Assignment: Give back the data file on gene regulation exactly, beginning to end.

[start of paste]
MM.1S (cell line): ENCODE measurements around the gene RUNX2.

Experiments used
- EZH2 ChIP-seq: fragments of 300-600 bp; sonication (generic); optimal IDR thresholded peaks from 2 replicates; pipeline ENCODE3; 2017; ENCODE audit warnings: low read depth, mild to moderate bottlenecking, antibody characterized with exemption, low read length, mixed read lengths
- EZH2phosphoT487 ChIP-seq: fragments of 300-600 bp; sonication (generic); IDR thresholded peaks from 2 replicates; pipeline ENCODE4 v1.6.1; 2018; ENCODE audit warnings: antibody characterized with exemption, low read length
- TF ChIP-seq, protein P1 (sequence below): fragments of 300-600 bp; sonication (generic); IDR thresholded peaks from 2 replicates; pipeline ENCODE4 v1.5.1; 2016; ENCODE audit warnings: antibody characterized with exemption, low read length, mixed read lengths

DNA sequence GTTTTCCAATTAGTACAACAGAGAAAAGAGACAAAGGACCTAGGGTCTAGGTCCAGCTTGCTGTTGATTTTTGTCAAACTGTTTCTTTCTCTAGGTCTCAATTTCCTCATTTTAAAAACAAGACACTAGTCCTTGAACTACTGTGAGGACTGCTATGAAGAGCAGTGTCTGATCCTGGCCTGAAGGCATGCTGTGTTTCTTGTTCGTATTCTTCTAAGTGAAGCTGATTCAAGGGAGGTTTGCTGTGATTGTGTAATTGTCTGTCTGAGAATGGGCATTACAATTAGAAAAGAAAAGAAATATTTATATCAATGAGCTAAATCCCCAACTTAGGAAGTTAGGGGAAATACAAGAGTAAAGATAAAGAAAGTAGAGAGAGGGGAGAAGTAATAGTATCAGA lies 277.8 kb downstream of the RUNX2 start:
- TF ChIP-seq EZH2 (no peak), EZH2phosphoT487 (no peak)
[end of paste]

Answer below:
MM.1S (cell line): ENCODE measurements around the gene RUNX2.

Experiments used
- EZH2 ChIP-seq: fragments of 300-600 bp; sonication (generic); optimal IDR thresholded peaks from 2 replicates; pipeline ENCODE3; 2017; ENCODE audit warnings: low read depth, mild to moderate bottlenecking, antibody characterized with exemption, low read length, mixed read lengths
- EZH2phosphoT487 ChIP-seq: fragments of 300-600 bp; sonication (generic); IDR thresholded peaks from 2 replicates; pipeline ENCODE4 v1.6.1; 2018; ENCODE audit warnings: antibody characterized with exemption, low read length
- TF ChIP-seq, protein P1 (sequence below): fragments of 300-600 bp; sonication (generic); IDR thresholded peaks from 2 replicates; pipeline ENCODE4 v1.5.1; 2016; ENCODE audit warnings: antibody characterized with exemption, low read length, mixed read lengths

DNA sequence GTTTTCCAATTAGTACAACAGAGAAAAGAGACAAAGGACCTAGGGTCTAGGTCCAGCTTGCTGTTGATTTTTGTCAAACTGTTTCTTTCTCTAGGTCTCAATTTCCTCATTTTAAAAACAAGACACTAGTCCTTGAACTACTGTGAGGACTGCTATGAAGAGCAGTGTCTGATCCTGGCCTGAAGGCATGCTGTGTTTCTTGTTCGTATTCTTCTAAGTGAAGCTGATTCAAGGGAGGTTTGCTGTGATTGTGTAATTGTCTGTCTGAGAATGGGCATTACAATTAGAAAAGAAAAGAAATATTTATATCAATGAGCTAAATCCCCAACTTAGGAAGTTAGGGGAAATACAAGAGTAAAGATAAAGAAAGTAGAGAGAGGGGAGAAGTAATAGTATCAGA lies 277.8 kb downstream of the RUNX2 start:
- TF ChIP-seq EZH2 (no peak), EZH2phosphoT487 (no peak)